If you are going through a divorce, you understand just how difficult the situation can be. The adjustment to a new lifestyle, the uncertainty of the future, and the ever-present emotional turbulence all present great challenges even to an adult with a fairly good grasp of the circumstances. Unless you experienced your own parents’ divorce as a child, it can be very hard to see things from your child’s perspective. No matter how difficult, however, it is up to you and your spouse to do everything you can to help your child through the process with his or her best interests in mind.
Be Honest but Be Careful
From the very beginning, it is important to approach divorce honestly with your child. That, though, does not mean he or she needs every detail. Some things are, obviously, inappropriate for children. Divorce and parenting experts offer volumes of advice about how talk to your child about divorce, and much of it can be simplified into a few concise points:
- Work together with your spouse;
- Be straightforward, while remaining age-appropriate;
- Reassure, show, and remind your child again that he or she is loved; and
- Ensure that the child is clearly and consistently made aware by both parents that the divorce is not his or her fault.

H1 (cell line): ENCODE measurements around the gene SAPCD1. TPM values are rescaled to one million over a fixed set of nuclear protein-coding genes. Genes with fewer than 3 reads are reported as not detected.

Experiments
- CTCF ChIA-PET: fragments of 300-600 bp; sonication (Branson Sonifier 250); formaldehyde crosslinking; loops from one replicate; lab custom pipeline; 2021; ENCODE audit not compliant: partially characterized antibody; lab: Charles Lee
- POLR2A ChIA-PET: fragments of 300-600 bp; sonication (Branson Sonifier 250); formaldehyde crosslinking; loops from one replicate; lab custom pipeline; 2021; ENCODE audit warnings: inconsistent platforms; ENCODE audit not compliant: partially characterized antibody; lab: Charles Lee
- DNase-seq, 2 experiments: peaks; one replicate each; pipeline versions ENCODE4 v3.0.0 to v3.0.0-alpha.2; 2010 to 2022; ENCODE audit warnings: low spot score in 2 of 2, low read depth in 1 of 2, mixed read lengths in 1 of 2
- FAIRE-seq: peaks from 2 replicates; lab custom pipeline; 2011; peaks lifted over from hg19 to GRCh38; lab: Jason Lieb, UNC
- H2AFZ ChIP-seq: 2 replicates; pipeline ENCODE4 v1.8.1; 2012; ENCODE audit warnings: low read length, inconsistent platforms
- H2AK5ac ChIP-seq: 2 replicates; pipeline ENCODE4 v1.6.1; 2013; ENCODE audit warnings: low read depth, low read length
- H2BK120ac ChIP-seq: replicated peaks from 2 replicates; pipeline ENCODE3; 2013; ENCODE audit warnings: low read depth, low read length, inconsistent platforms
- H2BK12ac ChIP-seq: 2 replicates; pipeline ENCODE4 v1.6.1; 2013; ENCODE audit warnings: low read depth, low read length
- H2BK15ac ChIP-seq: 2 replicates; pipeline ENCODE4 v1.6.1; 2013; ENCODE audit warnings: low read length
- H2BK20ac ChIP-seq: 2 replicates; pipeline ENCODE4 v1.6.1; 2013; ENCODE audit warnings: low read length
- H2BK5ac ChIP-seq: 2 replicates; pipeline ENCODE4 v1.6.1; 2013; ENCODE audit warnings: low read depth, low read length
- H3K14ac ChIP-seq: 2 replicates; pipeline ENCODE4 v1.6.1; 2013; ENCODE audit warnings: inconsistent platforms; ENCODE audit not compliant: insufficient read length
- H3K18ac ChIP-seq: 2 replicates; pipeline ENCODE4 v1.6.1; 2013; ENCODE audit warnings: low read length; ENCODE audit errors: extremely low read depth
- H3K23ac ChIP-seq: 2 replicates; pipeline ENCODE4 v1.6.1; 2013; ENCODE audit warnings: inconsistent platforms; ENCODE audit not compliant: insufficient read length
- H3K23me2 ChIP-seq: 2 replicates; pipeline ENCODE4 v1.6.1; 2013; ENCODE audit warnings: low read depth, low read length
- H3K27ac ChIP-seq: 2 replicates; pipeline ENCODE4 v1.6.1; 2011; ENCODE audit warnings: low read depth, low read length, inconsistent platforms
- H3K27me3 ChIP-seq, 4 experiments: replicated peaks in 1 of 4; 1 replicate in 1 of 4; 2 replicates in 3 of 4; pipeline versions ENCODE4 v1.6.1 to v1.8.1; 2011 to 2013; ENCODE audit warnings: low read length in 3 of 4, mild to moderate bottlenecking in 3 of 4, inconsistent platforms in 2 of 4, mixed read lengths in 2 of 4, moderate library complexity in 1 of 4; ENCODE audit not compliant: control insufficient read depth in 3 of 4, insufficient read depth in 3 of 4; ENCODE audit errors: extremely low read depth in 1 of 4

Many children will internalize their feelings about divorce because they can see that their parents are already dealing with so many issues, and they do not want to add to the parents’ stress. Over time, refusing to confront and address strong emotions can lead to emotional instability in the child, and may contribute to behavior problems or depression.
While you cannot make your child talk to you, you can provide a safe, loving environment that encourages openness and communication. No matter what type of feelings your child may express, do your best to never respond in anger; that will only discourage future attempts to talk. If the situation warrants concern, by all means, address it appropriately, but in a supportive way that validates and affirms your child. Also, avoid taking offense if your child chooses to seek support elsewhere; in fact, encourage him or her to talk to trusted friends, family members, or counselors. For a child experiencing divorce, there is no such thing as too much support.
Remain Positive for Your Child
Throughout the divorce process, your child is likely to take emotional cues from you. If you regularly engage in catastrophic thinking, your child will probably act like his or her world is coming to an end. If you maintain a positive outlook, however, your child is much more likely to mirror that approach. In practice, you are going to have more difficult moments, and you are absolutely entitled to them. By limiting them and their effect on your life overall, your child will come to realize that good things in life are possible, even in the midst of life’s most difficult challenges.
If you are considering divorce in Illinois and have questions about ways that you can help protect your child from the uglier aspects of divorce, contact an experienced family law attorney in Kane County. For more than four decades, the team at Bochte, Kuzniar & Navigato, P.C. has been serving the needs of families throughout the region. We know how tough divorce can be and we are committed to assisting you in reaching a positive resolution. Call 630-377-7770 today for a free consultation.